lttng-crash(1) (v2.12)


lttng-crash — Recover and view LTTng 2 trace buffers in the event of a crash


lttng-crash [--extract=PATH | --viewer=VIEWER] [-v | -vv | -vvv] SHMDIR


The Linux Trace Toolkit: next generation is an open source software package used for correlated tracing of the Linux kernel, user applications, and user libraries.

LTTng consists of Linux kernel modules (for Linux kernel tracing) and dynamically loaded libraries (for user application and library tracing).

The lttng-crash command-line tool is used to recover and view LTTng trace buffers in the event of a system crash.

lttng-crash reads files within the directory SHMDIR and does one of:

Without the --extract option

Launches a trace reader (see the --viewer option) to view the recovered traces.

With the --extract option

Extracts them as uncorrupted LTTng traces on the file system.

SHMDIR is the directory specified as the argument of the --shm-path option of the lttng-create(1) command used to create the tracing session for which to recover the traces.


-x PATH, --extract=PATH

Extract recovered traces to path PATH; do not execute the trace viewer.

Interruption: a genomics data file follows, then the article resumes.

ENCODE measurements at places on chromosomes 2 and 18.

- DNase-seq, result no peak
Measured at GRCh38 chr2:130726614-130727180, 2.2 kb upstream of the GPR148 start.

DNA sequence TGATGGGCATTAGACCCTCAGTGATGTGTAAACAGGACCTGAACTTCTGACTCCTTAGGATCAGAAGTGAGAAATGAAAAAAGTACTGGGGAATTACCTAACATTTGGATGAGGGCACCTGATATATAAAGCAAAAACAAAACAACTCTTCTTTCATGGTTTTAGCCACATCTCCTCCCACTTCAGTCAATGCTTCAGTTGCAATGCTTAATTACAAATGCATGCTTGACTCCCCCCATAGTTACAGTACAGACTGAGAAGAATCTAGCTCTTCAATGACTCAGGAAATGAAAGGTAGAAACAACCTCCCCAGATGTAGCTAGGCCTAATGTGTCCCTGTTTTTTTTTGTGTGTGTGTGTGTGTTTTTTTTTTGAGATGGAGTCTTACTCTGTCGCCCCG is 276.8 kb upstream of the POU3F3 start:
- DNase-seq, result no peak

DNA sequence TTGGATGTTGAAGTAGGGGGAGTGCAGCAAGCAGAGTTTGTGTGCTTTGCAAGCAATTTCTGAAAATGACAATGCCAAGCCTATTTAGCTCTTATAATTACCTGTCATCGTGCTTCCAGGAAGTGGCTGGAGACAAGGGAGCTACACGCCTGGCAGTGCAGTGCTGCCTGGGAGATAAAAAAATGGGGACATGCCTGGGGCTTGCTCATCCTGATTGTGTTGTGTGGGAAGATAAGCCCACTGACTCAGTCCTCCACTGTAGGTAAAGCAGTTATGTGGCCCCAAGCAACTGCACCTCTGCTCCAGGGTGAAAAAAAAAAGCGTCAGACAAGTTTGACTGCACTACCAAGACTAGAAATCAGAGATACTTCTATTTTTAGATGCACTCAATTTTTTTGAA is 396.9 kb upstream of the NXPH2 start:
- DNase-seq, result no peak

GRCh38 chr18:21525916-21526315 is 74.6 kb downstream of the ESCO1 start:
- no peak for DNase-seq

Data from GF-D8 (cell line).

-v, --verbose

Increase verbosity.

Three levels of verbosity are available, which are triggered by appending additional v letters to the option (that is, -vv and -vvv).

-e VIEWER, --viewer=VIEWER

Use trace viewer VIEWER to view the trace buffers. VIEWER is the absolute path to the viewer command to use, and it can contain command arguments as well. The trace directory paths are passed to the VIEWER command as its last arguments.

Without this option, lttng crash uses babeltrace2(1) if it’s available. Otherwise, it tries to use babeltrace(1).

Program information

-h, --help

Show help.

-V, --version

Show version.







Fatal error


If you encounter any issue or usability problem, please report it on the LTTng bug tracker.



This program is part of the LTTng-tools project.

LTTng-tools is distributed under the GNU General Public License version 2. See the LICENSE file for details.


Special thanks to Michel Dagenais and the DORSAL laboratory at École Polytechnique de Montréal for the LTTng journey.

Also thanks to the Ericsson teams working on tracing which helped us greatly with detailed bug reports and unusual test cases.